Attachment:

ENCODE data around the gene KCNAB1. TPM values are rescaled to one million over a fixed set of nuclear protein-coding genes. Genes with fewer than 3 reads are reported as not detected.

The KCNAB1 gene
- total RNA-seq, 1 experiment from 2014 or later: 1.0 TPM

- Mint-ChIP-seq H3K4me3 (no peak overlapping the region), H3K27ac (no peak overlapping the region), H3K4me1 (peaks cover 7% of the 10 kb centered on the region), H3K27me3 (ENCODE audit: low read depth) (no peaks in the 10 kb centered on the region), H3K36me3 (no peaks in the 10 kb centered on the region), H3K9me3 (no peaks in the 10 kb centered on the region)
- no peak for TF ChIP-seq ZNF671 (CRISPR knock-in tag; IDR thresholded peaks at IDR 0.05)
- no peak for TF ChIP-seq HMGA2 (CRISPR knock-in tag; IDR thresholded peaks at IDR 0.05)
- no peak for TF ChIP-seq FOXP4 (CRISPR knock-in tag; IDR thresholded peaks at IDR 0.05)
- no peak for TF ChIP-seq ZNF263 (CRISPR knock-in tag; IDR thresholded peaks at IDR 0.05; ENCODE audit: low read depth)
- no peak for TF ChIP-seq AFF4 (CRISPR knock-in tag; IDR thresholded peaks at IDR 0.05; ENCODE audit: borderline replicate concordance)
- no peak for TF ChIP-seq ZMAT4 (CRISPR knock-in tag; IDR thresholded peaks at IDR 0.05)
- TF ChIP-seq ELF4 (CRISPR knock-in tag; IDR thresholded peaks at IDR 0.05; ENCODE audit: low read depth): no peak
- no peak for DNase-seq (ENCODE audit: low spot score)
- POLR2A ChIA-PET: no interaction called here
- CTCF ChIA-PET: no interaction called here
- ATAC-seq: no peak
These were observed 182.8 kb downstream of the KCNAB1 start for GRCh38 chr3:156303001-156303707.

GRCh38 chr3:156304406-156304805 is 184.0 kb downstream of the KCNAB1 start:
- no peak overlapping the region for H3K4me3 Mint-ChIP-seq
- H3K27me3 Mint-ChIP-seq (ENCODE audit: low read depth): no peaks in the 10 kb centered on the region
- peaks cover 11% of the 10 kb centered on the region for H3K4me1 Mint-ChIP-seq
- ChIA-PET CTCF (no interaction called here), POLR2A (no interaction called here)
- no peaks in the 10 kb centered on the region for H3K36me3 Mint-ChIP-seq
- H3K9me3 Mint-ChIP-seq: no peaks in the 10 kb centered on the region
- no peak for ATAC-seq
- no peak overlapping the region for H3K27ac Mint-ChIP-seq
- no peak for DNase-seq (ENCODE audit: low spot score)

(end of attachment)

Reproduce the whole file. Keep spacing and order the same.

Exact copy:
ENCODE data around the gene KCNAB1. TPM values are rescaled to one million over a fixed set of nuclear protein-coding genes. Genes with fewer than 3 reads are reported as not detected.

The KCNAB1 gene
- total RNA-seq, 1 experiment from 2014 or later: 1.0 TPM

- Mint-ChIP-seq H3K4me3 (no peak overlapping the region), H3K27ac (no peak overlapping the region), H3K4me1 (peaks cover 7% of the 10 kb centered on the region), H3K27me3 (ENCODE audit: low read depth) (no peaks in the 10 kb centered on the region), H3K36me3 (no peaks in the 10 kb centered on the region), H3K9me3 (no peaks in the 10 kb centered on the region)
- no peak for TF ChIP-seq ZNF671 (CRISPR knock-in tag; IDR thresholded peaks at IDR 0.05)
- no peak for TF ChIP-seq HMGA2 (CRISPR knock-in tag; IDR thresholded peaks at IDR 0.05)
- no peak for TF ChIP-seq FOXP4 (CRISPR knock-in tag; IDR thresholded peaks at IDR 0.05)
- no peak for TF ChIP-seq ZNF263 (CRISPR knock-in tag; IDR thresholded peaks at IDR 0.05; ENCODE audit: low read depth)
- no peak for TF ChIP-seq AFF4 (CRISPR knock-in tag; IDR thresholded peaks at IDR 0.05; ENCODE audit: borderline replicate concordance)
- no peak for TF ChIP-seq ZMAT4 (CRISPR knock-in tag; IDR thresholded peaks at IDR 0.05)
- TF ChIP-seq ELF4 (CRISPR knock-in tag; IDR thresholded peaks at IDR 0.05; ENCODE audit: low read depth): no peak
- no peak for DNase-seq (ENCODE audit: low spot score)
- POLR2A ChIA-PET: no interaction called here
- CTCF ChIA-PET: no interaction called here
- ATAC-seq: no peak
These were observed 182.8 kb downstream of the KCNAB1 start for GRCh38 chr3:156303001-156303707.

GRCh38 chr3:156304406-156304805 is 184.0 kb downstream of the KCNAB1 start:
- no peak overlapping the region for H3K4me3 Mint-ChIP-seq
- H3K27me3 Mint-ChIP-seq (ENCODE audit: low read depth): no peaks in the 10 kb centered on the region
- peaks cover 11% of the 10 kb centered on the region for H3K4me1 Mint-ChIP-seq
- ChIA-PET CTCF (no interaction called here), POLR2A (no interaction called here)
- no peaks in the 10 kb centered on the region for H3K36me3 Mint-ChIP-seq
- H3K9me3 Mint-ChIP-seq: no peaks in the 10 kb centered on the region
- no peak for ATAC-seq
- no peak overlapping the region for H3K27ac Mint-ChIP-seq
- no peak for DNase-seq (ENCODE audit: low spot score)